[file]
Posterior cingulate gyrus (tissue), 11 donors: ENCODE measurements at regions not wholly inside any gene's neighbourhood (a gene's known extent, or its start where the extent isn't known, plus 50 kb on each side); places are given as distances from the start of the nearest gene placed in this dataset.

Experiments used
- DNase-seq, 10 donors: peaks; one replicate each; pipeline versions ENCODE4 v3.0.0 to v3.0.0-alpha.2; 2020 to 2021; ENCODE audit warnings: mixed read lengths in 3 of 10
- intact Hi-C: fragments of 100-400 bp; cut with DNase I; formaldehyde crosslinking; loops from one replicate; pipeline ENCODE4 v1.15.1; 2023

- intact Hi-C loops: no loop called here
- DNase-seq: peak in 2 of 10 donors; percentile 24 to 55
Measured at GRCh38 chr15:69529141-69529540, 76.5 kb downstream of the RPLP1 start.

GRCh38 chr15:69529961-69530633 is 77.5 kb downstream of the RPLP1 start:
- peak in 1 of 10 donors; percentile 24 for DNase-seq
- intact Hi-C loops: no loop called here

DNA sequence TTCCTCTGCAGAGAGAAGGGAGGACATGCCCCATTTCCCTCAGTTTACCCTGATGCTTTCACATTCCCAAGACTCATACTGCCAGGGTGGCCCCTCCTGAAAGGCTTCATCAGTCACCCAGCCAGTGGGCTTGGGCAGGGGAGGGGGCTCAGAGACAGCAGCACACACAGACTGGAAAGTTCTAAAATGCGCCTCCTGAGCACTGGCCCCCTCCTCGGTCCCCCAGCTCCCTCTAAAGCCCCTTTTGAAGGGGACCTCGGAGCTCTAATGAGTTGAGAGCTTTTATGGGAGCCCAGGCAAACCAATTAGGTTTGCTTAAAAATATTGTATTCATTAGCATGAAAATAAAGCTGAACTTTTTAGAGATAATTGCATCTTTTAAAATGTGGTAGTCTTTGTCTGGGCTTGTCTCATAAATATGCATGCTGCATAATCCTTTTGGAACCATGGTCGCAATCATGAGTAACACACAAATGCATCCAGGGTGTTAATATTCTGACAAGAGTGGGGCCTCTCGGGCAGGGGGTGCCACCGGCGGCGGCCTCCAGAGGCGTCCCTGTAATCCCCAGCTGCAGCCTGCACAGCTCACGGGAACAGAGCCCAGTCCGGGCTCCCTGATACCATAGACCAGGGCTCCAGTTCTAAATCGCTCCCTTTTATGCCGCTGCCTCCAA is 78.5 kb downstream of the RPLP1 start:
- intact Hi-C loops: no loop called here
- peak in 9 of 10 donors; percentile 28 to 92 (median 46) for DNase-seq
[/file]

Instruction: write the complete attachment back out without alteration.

Posterior cingulate gyrus (tissue), 11 donors: ENCODE measurements at regions not wholly inside any gene's neighbourhood (a gene's known extent, or its start where the extent isn't known, plus 50 kb on each side); places are given as distances from the start of the nearest gene placed in this dataset.

Experiments used
- DNase-seq, 10 donors: peaks; one replicate each; pipeline versions ENCODE4 v3.0.0 to v3.0.0-alpha.2; 2020 to 2021; ENCODE audit warnings: mixed read lengths in 3 of 10
- intact Hi-C: fragments of 100-400 bp; cut with DNase I; formaldehyde crosslinking; loops from one replicate; pipeline ENCODE4 v1.15.1; 2023

- intact Hi-C loops: no loop called here
- DNase-seq: peak in 2 of 10 donors; percentile 24 to 55
Measured at GRCh38 chr15:69529141-69529540, 76.5 kb downstream of the RPLP1 start.

GRCh38 chr15:69529961-69530633 is 77.5 kb downstream of the RPLP1 start:
- peak in 1 of 10 donors; percentile 24 for DNase-seq
- intact Hi-C loops: no loop called here

DNA sequence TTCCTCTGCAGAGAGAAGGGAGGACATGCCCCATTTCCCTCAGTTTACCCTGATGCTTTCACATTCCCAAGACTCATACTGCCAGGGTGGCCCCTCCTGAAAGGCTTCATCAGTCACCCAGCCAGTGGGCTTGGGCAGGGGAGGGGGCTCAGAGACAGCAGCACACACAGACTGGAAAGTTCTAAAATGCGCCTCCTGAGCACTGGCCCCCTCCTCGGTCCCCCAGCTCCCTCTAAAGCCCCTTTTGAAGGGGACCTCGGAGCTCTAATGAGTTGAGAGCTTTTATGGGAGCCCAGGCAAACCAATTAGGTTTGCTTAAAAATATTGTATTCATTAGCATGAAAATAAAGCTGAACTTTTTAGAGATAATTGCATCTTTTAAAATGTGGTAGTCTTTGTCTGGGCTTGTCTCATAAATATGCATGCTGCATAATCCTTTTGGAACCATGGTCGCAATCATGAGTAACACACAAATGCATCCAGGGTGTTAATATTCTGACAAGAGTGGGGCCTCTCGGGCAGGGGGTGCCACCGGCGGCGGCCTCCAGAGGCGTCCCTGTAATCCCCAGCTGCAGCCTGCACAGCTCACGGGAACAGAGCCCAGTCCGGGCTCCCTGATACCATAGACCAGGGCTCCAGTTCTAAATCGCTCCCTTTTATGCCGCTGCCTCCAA is 78.5 kb downstream of the RPLP1 start:
- intact Hi-C loops: no loop called here
- peak in 9 of 10 donors; percentile 28 to 92 (median 46) for DNase-seq